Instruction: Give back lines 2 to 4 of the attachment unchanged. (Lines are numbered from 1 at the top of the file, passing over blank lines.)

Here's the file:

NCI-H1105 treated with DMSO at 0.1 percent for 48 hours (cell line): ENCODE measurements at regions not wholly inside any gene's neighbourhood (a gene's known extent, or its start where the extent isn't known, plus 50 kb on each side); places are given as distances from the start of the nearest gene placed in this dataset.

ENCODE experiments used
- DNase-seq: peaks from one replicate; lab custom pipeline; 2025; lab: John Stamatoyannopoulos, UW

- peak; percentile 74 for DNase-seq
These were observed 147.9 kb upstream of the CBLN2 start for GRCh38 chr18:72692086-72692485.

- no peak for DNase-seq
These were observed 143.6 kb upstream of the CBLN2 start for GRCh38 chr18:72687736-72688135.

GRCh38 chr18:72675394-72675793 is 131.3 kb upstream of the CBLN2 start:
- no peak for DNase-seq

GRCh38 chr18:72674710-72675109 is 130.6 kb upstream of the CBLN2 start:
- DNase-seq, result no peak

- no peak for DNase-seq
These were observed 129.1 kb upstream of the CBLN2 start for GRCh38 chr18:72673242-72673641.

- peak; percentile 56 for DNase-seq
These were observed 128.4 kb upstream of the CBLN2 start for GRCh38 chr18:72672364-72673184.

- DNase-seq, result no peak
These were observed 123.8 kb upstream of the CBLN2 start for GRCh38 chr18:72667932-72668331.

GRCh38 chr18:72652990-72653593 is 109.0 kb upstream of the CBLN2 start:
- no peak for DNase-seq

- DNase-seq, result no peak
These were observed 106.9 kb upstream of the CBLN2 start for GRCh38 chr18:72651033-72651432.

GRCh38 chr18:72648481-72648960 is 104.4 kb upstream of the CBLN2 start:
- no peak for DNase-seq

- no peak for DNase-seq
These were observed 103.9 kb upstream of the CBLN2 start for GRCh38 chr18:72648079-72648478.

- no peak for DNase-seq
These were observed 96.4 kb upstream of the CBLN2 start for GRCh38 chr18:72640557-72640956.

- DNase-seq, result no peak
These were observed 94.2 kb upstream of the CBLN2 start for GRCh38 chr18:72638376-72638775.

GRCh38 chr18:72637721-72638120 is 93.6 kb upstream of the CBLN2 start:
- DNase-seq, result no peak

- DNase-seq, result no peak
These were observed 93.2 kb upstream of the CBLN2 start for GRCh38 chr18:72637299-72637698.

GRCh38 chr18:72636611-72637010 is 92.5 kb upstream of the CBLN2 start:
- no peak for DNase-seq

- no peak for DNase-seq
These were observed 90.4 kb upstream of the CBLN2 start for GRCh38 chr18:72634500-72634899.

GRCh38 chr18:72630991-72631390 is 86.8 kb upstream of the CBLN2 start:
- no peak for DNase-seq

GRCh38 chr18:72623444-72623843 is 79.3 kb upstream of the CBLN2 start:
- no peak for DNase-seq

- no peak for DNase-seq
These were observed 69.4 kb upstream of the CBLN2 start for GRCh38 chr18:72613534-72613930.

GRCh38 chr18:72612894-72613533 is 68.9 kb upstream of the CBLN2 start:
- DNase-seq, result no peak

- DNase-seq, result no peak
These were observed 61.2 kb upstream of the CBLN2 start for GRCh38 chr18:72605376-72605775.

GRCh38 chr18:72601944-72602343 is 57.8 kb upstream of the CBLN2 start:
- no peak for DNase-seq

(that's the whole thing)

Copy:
ENCODE experiments used
- DNase-seq: peaks from one replicate; lab custom pipeline; 2025; lab: John Stamatoyannopoulos, UW

- peak; percentile 74 for DNase-seq